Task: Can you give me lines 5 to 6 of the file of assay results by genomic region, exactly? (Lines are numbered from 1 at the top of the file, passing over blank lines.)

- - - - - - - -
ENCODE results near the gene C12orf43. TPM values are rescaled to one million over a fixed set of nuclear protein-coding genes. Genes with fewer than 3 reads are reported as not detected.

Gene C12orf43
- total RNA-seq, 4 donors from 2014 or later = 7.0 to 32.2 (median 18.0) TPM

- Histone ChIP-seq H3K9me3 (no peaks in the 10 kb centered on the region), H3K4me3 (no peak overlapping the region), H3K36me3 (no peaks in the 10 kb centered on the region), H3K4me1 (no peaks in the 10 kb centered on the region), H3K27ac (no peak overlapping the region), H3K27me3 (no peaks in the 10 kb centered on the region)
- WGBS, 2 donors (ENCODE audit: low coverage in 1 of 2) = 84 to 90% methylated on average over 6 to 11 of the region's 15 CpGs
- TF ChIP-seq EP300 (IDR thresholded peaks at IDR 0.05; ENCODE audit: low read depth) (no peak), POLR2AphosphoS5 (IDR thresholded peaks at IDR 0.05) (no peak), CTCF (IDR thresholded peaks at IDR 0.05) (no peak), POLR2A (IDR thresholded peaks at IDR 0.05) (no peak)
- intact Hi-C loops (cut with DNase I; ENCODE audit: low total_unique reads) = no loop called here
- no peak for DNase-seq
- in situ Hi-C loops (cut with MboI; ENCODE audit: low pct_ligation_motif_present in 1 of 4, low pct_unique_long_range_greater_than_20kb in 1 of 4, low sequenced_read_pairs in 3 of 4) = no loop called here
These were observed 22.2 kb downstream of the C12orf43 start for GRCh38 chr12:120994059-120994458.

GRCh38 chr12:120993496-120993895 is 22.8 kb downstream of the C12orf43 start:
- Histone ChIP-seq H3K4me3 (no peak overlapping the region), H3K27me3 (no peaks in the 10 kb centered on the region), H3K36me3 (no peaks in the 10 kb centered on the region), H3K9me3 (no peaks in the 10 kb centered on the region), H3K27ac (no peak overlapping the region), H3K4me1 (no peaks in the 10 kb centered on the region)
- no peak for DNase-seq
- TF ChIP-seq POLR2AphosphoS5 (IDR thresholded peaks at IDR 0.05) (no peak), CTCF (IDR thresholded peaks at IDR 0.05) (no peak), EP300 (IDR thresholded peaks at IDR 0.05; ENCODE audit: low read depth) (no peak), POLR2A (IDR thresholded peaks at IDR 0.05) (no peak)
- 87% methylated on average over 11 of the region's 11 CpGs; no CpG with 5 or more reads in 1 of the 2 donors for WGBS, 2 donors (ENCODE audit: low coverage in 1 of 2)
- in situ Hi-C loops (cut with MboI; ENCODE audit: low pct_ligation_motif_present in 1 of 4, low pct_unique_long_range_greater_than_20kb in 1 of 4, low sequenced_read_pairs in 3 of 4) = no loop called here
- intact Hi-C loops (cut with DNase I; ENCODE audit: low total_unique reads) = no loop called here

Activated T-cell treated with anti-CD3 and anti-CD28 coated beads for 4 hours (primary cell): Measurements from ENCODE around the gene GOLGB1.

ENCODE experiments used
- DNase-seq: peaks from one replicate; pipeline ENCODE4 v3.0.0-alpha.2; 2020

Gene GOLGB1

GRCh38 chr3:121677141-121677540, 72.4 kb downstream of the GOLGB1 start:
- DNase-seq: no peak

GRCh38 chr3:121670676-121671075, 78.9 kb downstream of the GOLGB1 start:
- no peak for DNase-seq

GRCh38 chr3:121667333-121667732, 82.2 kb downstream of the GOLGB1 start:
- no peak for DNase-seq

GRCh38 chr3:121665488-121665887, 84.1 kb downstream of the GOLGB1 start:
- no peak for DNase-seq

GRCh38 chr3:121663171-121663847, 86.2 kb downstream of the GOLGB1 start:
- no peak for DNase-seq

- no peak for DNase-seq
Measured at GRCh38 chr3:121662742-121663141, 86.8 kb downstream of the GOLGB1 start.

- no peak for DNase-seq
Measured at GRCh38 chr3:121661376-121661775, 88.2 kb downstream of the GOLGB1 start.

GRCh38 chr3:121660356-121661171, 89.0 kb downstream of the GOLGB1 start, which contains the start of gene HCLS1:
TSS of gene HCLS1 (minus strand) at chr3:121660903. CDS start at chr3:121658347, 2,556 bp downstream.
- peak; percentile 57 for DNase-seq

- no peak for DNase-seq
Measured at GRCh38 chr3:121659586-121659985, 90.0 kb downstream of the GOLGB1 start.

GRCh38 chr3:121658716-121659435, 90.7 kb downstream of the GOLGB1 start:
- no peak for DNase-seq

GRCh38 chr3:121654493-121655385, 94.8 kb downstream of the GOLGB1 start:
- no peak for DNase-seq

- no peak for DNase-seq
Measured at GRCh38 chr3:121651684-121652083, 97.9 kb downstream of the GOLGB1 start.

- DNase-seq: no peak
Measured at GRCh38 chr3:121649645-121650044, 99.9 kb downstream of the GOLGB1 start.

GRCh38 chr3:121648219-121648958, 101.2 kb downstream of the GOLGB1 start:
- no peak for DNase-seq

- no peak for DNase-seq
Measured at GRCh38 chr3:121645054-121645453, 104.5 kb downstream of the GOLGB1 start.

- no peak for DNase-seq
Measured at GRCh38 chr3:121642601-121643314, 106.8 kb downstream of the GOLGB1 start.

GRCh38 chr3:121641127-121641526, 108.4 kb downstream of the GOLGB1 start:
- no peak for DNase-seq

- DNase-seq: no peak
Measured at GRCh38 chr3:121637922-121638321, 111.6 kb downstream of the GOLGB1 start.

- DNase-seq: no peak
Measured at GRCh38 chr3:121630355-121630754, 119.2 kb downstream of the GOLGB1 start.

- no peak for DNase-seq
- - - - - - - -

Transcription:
- WGBS, 2 donors (ENCODE audit: low coverage in 1 of 2) = 84 to 90% methylated on average over 6 to 11 of the region's 15 CpGs
- TF ChIP-seq EP300 (IDR thresholded peaks at IDR 0.05; ENCODE audit: low read depth) (no peak), POLR2AphosphoS5 (IDR thresholded peaks at IDR 0.05) (no peak), CTCF (IDR thresholded peaks at IDR 0.05) (no peak), POLR2A (IDR thresholded peaks at IDR 0.05) (no peak)